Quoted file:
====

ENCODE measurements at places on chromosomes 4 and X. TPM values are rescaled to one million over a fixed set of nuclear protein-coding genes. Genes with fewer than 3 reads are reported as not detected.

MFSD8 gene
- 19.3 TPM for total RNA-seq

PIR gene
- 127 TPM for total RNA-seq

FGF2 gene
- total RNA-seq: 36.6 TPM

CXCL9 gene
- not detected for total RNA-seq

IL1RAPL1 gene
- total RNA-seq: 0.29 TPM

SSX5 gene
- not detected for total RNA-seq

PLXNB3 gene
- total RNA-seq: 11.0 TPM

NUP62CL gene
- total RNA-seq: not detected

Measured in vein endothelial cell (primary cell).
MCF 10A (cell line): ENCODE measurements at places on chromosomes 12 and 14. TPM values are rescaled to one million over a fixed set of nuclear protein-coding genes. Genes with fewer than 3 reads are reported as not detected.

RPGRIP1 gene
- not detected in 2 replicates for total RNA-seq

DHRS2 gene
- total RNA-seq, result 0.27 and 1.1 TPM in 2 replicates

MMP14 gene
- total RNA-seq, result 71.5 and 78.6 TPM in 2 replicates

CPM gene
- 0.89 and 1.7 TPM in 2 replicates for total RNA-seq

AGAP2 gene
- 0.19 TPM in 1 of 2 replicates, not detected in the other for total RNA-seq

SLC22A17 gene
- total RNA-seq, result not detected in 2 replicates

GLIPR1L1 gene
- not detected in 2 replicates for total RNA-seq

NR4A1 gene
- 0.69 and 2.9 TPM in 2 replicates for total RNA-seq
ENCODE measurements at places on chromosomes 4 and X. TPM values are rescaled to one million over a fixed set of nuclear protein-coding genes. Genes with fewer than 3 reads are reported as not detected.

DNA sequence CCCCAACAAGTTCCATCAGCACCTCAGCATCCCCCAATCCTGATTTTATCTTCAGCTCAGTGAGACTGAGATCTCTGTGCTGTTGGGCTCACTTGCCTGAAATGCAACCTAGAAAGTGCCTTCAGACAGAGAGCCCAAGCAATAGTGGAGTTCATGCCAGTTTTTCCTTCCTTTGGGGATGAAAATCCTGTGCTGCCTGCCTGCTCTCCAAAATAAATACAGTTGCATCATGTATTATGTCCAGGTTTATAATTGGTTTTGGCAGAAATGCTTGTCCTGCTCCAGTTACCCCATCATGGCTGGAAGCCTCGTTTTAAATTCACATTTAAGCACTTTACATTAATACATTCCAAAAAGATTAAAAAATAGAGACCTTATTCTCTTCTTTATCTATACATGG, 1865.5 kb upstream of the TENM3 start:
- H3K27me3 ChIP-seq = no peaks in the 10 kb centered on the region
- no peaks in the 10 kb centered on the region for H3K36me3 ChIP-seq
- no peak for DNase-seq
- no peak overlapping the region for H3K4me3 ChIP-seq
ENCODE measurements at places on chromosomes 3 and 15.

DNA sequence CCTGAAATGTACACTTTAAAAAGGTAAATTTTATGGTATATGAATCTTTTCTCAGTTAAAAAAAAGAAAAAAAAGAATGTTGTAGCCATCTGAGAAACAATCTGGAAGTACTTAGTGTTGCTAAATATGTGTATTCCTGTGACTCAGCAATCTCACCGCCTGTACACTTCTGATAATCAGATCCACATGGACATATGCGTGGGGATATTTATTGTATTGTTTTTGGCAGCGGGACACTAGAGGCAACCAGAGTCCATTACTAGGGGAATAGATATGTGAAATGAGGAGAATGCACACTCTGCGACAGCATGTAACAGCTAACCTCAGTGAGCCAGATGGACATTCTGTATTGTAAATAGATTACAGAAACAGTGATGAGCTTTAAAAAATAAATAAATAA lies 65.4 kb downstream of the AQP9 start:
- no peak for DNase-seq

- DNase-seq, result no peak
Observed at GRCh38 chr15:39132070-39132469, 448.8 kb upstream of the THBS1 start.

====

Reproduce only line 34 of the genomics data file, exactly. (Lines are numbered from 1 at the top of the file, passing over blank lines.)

NR4A1 gene